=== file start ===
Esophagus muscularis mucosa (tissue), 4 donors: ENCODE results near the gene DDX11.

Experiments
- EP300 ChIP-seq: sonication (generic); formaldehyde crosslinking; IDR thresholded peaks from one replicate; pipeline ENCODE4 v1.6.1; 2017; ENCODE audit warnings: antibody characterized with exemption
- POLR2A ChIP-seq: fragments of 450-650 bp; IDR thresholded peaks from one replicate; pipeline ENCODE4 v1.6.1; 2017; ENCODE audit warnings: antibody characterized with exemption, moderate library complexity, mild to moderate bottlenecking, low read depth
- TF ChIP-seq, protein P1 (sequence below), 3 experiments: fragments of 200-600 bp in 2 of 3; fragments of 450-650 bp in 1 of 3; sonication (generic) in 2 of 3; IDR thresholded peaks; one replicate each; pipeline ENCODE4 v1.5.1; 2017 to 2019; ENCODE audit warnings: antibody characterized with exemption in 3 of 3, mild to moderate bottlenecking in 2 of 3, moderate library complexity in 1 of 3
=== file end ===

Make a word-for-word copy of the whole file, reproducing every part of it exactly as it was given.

Esophagus muscularis mucosa (tissue), 4 donors: ENCODE results near the gene DDX11.

Experiments
- EP300 ChIP-seq: sonication (generic); formaldehyde crosslinking; IDR thresholded peaks from one replicate; pipeline ENCODE4 v1.6.1; 2017; ENCODE audit warnings: antibody characterized with exemption
- POLR2A ChIP-seq: fragments of 450-650 bp; IDR thresholded peaks from one replicate; pipeline ENCODE4 v1.6.1; 2017; ENCODE audit warnings: antibody characterized with exemption, moderate library complexity, mild to moderate bottlenecking, low read depth
- TF ChIP-seq, protein P1 (sequence below), 3 experiments: fragments of 200-600 bp in 2 of 3; fragments of 450-650 bp in 1 of 3; sonication (generic) in 2 of 3; IDR thresholded peaks; one replicate each; pipeline ENCODE4 v1.5.1; 2017 to 2019; ENCODE audit warnings: antibody characterized with exemption in 3 of 3, mild to moderate bottlenecking in 2 of 3, moderate library complexity in 1 of 3